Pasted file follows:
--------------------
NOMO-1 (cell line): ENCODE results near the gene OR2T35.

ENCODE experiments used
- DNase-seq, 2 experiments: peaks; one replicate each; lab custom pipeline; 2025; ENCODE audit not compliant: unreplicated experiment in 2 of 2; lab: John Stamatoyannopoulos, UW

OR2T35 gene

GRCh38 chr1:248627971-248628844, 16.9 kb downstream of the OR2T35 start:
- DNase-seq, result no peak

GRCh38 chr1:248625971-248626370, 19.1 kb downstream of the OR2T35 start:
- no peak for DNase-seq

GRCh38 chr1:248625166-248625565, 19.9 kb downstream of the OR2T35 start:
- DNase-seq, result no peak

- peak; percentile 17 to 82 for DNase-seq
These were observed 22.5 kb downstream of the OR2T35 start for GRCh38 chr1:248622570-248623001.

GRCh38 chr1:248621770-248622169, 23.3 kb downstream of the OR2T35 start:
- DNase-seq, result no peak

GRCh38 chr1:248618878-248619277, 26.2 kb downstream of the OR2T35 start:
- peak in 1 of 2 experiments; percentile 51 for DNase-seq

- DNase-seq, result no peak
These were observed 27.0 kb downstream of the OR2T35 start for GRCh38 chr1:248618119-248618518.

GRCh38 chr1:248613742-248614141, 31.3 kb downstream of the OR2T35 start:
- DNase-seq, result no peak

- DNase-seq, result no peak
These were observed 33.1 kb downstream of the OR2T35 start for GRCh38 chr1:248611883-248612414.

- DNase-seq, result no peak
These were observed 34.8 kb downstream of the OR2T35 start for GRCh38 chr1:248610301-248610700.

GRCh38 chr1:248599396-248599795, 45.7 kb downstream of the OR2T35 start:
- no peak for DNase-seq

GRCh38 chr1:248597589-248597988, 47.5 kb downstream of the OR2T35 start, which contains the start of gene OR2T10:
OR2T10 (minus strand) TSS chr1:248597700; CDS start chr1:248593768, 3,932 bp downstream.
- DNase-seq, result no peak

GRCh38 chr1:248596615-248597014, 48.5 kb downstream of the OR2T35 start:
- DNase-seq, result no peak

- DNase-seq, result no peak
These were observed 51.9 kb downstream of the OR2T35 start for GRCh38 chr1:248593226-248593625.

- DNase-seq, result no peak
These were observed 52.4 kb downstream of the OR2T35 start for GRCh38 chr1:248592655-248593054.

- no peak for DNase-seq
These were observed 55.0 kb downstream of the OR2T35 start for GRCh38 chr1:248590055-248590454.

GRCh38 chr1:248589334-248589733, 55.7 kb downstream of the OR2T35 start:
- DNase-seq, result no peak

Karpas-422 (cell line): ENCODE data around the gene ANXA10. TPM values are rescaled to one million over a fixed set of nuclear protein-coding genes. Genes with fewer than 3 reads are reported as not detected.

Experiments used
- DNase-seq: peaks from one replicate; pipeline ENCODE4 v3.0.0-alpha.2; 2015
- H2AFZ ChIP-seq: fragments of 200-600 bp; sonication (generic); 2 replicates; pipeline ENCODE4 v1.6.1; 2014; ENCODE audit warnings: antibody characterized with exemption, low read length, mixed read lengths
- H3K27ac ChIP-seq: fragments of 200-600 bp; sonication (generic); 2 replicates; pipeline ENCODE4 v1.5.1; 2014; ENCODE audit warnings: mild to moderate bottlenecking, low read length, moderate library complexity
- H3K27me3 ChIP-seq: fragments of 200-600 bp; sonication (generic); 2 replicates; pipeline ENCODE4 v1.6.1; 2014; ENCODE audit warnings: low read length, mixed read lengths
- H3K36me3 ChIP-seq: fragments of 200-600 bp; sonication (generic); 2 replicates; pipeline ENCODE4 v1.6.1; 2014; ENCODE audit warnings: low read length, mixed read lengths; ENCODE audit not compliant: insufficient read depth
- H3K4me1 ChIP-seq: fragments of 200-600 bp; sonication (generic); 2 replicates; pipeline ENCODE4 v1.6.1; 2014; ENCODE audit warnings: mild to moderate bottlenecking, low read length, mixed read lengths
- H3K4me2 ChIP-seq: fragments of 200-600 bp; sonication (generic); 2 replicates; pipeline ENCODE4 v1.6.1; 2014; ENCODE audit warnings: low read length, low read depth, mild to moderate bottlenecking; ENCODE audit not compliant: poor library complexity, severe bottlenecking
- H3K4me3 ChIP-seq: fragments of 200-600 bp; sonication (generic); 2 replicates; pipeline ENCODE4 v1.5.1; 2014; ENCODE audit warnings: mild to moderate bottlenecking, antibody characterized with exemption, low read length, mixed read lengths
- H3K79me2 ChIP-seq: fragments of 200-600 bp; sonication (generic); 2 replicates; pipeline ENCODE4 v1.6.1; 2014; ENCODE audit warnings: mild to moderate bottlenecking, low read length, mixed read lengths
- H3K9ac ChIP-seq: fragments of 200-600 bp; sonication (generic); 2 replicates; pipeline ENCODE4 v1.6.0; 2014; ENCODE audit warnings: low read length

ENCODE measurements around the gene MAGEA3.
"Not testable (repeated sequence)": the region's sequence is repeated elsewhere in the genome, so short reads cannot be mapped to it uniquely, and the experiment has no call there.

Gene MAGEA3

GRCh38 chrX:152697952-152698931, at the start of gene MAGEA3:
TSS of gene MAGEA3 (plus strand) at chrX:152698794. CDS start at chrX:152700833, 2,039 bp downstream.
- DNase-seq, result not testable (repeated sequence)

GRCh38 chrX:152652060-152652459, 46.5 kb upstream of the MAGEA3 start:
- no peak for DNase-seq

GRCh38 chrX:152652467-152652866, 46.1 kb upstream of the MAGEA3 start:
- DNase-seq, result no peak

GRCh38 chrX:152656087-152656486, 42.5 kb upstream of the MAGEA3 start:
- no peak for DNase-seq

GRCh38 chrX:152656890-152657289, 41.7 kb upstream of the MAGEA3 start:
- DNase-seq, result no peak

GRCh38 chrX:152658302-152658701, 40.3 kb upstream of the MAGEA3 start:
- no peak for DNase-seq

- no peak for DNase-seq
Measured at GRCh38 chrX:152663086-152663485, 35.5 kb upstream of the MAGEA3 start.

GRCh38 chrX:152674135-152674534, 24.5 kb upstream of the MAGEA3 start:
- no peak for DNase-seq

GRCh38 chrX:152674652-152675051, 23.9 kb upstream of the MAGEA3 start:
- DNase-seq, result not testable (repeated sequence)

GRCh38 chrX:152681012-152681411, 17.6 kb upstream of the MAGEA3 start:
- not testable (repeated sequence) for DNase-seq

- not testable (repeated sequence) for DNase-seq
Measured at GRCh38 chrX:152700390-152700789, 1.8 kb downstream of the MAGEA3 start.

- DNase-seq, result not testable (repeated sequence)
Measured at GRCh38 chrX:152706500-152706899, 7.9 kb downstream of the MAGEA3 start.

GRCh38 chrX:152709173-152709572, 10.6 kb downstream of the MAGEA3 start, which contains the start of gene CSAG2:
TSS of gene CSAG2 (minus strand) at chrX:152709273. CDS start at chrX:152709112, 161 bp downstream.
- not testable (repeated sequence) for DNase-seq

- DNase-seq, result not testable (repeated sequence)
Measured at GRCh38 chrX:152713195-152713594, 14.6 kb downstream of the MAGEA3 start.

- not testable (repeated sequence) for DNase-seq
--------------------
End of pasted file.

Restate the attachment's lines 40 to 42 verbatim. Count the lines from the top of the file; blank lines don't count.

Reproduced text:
Karpas-422 (cell line): ENCODE data around the gene ANXA10. TPM values are rescaled to one million over a fixed set of nuclear protein-coding genes. Genes with fewer than 3 reads are reported as not detected.

Experiments used
- DNase-seq: peaks from one replicate; pipeline ENCODE4 v3.0.0-alpha.2; 2015